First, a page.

Dear Sir,

By a written agreement dated the 23rd March, 1964 made between my company, Messrs. G. Golden Okoronkwo & Brothers and the Board of Trustees of Ohafia Community Hospital of which you are the Chairman, my company undertook, in consideration of the sum of 56,415.8s.6d and of the terms and conditions therein contained, to build a community hospital in accordance with specification and drawings.

In the agreement were set out the manner in which and the stages at which various amounts were to be paid to my company.

Since the work started in March, 1964, not a penny has been paid to my company and it would appear that not a penny is likely to be paid in the near future as it seems clear that there are no funds available for the project.

In the circumstances we request that the trustees assign to us the site as approved by Government together with all relevant documents including plans.

It is my hope that this proposal will receive immediate attention and so obviate the need for drastic action on my part to protect the company’s rights.

Yours faithfully (Sgd.) G. G. OKORONKWO.”

At this time he had erected some section of the patient ward and had gone up to lintel level, and constructed foundations on other portions although at higher cost than agreed upon because the land was not level. He got some other materials ready for use on the buildings. On 13th November, 1964 he received a letter signed by the 1st defendant to the effect that the Ohafia community had decided to complete the buildings themselves and that he, the plaintiff, should submit a claim for the work he had done up till then. On receipt of this letter, exhibit B, the plaintiff consulted a solicitor and as a result, exhibit F was written to the defendants.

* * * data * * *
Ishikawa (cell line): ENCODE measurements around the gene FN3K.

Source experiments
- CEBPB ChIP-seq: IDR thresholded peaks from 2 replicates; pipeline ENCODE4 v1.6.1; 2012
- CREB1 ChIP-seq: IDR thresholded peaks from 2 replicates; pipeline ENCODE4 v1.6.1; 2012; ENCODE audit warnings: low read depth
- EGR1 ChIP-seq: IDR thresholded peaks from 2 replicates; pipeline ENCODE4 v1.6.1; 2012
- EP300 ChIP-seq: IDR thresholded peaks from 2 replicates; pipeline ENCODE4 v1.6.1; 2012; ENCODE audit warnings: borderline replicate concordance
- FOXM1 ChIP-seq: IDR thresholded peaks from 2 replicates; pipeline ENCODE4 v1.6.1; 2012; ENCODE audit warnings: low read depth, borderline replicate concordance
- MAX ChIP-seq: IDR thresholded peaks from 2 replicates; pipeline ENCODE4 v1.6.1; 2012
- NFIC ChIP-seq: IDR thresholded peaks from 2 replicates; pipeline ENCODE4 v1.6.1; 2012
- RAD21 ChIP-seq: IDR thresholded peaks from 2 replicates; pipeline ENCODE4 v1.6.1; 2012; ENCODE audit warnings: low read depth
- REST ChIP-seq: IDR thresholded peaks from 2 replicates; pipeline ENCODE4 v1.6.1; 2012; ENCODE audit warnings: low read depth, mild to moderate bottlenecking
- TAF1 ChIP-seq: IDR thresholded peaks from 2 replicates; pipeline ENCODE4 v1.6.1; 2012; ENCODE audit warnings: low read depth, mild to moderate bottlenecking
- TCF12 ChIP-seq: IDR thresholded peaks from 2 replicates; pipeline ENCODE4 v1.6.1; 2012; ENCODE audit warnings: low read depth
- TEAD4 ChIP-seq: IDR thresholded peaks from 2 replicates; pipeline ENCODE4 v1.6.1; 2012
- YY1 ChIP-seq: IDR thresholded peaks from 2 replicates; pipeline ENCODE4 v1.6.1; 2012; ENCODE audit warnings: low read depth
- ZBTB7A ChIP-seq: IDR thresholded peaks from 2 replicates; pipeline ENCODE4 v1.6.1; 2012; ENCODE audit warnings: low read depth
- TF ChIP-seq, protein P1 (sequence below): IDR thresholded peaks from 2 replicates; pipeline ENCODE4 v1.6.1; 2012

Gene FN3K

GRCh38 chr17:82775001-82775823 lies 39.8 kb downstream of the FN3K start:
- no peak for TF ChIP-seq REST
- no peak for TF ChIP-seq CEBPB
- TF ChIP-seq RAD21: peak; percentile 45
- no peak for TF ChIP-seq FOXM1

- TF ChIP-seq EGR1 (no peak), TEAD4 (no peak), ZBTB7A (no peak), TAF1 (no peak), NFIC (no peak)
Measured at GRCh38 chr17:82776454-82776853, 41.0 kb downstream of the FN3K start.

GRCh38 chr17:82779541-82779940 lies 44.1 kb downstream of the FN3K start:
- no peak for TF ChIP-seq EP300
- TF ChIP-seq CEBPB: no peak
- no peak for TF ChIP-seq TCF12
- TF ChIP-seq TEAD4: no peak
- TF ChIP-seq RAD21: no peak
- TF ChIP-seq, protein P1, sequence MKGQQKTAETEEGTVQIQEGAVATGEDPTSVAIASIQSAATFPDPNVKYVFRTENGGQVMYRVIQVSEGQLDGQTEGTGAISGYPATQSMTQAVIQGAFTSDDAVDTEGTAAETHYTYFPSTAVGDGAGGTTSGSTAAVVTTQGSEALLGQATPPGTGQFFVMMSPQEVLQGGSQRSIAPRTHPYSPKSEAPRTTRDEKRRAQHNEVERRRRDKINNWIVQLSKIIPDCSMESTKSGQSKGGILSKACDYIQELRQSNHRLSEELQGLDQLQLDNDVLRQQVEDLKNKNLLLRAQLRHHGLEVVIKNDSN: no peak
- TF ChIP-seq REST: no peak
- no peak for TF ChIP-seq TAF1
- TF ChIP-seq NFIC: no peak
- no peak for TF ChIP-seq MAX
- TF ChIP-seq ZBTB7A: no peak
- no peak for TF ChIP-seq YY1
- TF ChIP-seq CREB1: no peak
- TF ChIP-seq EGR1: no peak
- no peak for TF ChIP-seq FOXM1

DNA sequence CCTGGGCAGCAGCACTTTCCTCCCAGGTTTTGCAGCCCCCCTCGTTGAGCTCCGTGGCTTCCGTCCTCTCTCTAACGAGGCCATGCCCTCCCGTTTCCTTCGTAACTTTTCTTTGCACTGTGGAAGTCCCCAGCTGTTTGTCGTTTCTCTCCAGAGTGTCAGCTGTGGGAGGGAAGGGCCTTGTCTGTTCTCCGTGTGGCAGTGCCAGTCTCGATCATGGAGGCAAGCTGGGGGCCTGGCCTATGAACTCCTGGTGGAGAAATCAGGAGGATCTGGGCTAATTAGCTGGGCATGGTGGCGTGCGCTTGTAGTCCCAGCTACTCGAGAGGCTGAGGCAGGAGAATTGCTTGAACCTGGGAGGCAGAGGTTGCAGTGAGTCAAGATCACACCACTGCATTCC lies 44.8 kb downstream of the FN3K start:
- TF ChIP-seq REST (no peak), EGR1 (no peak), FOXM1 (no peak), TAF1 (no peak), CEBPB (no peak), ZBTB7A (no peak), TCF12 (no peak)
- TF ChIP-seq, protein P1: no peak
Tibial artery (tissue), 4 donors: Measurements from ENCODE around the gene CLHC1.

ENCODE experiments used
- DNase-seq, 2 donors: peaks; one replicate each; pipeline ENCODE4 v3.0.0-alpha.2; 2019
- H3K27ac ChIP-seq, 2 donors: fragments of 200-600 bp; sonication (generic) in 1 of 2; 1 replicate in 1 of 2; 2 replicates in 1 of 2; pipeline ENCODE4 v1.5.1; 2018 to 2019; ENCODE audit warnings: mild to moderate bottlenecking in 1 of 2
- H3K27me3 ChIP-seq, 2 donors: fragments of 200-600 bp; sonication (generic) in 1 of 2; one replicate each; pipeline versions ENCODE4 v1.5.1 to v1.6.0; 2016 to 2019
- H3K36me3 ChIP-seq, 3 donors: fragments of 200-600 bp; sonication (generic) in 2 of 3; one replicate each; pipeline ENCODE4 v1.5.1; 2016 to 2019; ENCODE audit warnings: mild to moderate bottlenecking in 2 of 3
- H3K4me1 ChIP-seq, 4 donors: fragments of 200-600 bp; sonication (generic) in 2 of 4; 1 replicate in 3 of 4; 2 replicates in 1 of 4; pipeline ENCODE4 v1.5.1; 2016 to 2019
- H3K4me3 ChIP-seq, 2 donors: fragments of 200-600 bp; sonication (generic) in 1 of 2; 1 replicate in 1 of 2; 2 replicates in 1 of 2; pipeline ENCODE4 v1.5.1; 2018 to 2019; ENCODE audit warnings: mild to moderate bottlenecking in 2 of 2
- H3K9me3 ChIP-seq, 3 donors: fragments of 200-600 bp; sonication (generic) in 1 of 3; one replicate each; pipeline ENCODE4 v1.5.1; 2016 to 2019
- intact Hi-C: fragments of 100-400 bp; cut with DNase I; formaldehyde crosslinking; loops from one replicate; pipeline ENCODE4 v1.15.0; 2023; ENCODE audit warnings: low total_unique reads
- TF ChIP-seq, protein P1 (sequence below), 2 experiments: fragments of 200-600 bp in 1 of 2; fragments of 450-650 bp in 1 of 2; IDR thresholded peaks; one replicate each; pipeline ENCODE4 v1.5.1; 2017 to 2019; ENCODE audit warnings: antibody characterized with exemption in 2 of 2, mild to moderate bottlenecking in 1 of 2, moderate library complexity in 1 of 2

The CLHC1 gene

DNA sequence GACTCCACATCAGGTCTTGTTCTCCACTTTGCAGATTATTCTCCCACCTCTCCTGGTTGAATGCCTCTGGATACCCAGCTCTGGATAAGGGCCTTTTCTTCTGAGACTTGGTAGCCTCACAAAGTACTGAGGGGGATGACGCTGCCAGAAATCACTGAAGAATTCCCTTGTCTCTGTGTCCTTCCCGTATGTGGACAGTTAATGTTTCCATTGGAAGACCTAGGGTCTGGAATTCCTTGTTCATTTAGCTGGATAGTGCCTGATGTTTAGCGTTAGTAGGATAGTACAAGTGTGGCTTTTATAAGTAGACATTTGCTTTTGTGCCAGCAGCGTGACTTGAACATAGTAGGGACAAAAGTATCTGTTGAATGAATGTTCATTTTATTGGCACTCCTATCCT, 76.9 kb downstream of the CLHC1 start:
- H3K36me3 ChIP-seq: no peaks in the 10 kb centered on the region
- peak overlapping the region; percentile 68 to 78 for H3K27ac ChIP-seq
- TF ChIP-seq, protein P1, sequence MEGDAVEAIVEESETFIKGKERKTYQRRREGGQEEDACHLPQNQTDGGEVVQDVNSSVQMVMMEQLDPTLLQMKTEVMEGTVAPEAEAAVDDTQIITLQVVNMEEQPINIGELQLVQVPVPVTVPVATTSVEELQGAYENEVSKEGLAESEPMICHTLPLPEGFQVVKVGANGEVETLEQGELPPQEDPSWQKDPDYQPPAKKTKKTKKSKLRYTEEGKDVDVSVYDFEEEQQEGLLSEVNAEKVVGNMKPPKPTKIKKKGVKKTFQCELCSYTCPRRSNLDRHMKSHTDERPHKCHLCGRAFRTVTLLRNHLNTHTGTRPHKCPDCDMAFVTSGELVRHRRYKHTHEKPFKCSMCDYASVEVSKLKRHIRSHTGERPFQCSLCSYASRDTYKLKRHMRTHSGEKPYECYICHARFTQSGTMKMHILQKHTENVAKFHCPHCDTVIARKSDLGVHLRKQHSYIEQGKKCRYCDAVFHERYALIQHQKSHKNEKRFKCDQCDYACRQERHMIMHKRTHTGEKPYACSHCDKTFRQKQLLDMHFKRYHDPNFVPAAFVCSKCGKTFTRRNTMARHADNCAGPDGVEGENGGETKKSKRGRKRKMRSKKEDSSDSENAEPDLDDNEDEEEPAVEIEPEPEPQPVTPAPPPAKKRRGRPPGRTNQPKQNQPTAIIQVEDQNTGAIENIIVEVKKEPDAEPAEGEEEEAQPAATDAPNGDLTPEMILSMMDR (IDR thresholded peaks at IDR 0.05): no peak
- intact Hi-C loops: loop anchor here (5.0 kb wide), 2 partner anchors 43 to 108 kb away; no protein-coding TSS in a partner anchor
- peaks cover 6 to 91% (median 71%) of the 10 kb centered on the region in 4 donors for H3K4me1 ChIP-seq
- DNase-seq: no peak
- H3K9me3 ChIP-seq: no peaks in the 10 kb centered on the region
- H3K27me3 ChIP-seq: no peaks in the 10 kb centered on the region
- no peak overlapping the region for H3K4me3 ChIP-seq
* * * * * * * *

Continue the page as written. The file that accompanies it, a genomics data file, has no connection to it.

Exhibit F reads:-

“Dr. Nwakamma Ok oro Barrister & Solicitor

P.O. Box 618, Enugu, Nigeria.

My ref. 64/151/9 4th December, 1964.

The Board of Trustees of Ohafia Community Hospital, c/o Mr. U. Igwe Ukoha, Ohafia High School, Ohafia, Bende.

Ohafia Community Hospital

I have been instructed by Messrs. G. G. Okoronkwo and brothers and I write on their behalf to draw your attention to the building contract dated 23rd March, 1964 between you and them.

  1. Despite repeated demands and consultations, you have neglected/failed to pay to my clients the first agreed instalment which was due as an advance.
  2. Pursuant to paragraphs 2(d) of the said contract, it is my instruction to request that you arrange forthwith for the meeting of selected people therein provided for. My client will bring two people and you are entitled to bring the same number. You should suggest any date in December 1964 and place for the meeting and inform me in good time, by telegram if possible.
  3. The meeting will be required to agree on the payment of the first instalment and will ensure the payment of same forthwith.
See also  Alhaji Ibrahim Abdulhamid V. Talal Akar & Anor (2006) LLJR-SC

“5. Your failure to arrange for this meeting within December 1964, and to pay the said first instalment will be treated as an indication of your intention to disregard the said agreement and thereafter, my client will be free to go to court.

(Sgd.) Nwakamma Okoro Solicitor to Messrs.

G. G. Okoronkwo & Ors.”

Inspite of all efforts the defendants failed to provide the agreed advance and so work at the building site had to stop. The plaintiff then filed this action.

The learned trial judge rejected the evidence of the defendants denying any liability except for the amount admitted by them in paragraph 13 of the statement of defence. He held that the defendants were jointly and severally liable for the breach of contract.